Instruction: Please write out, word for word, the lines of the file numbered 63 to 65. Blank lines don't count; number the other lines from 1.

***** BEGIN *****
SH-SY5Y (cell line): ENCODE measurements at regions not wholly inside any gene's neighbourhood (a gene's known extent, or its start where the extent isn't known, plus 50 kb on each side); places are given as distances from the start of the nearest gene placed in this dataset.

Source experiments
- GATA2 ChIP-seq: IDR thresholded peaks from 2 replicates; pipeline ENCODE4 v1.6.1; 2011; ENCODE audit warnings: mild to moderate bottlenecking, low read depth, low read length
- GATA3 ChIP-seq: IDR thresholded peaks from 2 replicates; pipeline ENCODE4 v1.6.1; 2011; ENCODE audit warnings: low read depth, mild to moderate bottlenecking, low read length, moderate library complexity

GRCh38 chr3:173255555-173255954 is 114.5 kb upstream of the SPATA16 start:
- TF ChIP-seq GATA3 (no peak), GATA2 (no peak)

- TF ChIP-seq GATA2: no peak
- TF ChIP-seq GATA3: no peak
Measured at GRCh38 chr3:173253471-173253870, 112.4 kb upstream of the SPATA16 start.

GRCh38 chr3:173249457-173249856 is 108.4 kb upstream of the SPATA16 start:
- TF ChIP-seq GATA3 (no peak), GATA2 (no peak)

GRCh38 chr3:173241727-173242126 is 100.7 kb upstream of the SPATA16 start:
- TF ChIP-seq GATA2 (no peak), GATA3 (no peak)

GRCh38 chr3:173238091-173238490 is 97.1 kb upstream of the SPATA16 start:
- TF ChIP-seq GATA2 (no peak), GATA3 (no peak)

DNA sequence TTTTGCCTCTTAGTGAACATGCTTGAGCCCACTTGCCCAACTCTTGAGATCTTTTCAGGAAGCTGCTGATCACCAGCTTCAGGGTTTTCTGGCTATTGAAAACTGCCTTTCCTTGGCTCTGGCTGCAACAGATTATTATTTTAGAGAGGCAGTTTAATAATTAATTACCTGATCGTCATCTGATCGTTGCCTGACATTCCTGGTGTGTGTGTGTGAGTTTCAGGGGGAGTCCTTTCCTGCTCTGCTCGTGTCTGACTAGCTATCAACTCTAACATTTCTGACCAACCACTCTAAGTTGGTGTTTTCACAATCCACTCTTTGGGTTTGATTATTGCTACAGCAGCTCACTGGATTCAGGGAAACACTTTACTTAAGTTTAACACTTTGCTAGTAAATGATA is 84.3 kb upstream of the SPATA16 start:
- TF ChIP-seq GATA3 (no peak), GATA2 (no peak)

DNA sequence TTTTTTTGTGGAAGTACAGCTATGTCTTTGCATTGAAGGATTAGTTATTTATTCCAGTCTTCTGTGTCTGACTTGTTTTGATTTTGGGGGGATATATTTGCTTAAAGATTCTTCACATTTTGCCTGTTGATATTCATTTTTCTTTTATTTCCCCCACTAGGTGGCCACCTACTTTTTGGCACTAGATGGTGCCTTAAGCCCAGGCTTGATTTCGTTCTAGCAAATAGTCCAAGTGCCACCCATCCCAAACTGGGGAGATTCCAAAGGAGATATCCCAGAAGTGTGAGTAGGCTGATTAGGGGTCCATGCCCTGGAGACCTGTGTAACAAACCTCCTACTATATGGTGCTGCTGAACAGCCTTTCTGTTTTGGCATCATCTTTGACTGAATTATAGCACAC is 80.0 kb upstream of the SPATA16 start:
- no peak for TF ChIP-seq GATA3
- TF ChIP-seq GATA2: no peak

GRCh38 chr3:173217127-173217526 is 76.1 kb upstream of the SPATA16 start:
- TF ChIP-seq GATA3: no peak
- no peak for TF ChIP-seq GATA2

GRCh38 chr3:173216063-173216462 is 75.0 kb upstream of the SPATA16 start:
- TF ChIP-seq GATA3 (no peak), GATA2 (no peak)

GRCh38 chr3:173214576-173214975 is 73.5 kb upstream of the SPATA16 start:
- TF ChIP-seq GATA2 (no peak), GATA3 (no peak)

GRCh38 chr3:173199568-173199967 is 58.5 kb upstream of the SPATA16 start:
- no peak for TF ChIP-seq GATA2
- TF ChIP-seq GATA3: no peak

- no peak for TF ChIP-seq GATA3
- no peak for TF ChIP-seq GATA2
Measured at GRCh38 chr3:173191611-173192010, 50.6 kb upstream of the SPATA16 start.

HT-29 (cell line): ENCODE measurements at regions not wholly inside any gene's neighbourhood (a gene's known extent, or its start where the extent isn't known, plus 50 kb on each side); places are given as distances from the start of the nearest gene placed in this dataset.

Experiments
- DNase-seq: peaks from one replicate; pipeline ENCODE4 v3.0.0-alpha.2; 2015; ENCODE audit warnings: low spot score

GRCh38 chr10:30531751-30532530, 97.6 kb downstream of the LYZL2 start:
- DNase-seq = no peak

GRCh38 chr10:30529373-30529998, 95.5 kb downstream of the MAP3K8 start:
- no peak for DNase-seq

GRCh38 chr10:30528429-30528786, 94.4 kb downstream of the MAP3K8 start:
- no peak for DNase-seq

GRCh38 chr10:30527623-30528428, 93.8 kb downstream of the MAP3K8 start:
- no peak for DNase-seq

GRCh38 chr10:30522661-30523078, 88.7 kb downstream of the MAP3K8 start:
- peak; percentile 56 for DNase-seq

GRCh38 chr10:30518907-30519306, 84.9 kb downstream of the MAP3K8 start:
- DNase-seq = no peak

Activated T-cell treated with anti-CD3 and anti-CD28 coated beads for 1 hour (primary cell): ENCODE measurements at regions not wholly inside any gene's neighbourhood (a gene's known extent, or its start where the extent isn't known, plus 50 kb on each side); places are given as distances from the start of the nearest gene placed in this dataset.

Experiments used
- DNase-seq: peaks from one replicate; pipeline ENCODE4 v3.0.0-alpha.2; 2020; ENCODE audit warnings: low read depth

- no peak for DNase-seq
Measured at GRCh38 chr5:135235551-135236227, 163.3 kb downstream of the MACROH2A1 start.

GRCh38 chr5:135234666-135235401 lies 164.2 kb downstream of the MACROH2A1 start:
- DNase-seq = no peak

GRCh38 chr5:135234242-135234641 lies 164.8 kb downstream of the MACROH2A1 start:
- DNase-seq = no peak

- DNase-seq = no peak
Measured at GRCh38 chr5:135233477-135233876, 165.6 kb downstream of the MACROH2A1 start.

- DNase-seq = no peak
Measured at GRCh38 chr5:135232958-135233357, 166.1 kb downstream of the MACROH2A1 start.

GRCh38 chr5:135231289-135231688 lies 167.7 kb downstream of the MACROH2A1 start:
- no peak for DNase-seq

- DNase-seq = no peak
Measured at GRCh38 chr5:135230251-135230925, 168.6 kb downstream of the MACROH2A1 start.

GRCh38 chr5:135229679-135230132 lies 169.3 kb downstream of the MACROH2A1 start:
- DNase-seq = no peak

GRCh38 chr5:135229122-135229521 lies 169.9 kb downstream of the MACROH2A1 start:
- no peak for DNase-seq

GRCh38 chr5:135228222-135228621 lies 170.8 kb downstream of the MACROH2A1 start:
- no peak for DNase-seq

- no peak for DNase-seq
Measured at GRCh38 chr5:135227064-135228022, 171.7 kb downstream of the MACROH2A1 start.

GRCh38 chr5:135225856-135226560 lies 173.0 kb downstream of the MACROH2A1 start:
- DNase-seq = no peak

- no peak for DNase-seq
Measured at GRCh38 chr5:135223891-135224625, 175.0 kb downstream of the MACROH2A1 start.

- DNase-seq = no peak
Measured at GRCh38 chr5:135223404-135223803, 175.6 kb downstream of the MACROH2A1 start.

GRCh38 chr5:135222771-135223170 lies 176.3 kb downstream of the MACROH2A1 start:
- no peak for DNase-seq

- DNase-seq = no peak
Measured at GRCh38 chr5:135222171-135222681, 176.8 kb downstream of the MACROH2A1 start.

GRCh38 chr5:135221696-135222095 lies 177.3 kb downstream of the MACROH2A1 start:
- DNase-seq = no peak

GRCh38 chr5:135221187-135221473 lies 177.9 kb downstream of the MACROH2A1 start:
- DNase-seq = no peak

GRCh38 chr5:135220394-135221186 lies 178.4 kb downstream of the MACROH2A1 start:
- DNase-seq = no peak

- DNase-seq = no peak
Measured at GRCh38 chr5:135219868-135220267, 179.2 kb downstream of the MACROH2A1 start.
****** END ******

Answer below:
- no peak for DNase-seq

- DNase-seq = no peak
Measured at GRCh38 chr5:135230251-135230925, 168.6 kb downstream of the MACROH2A1 start.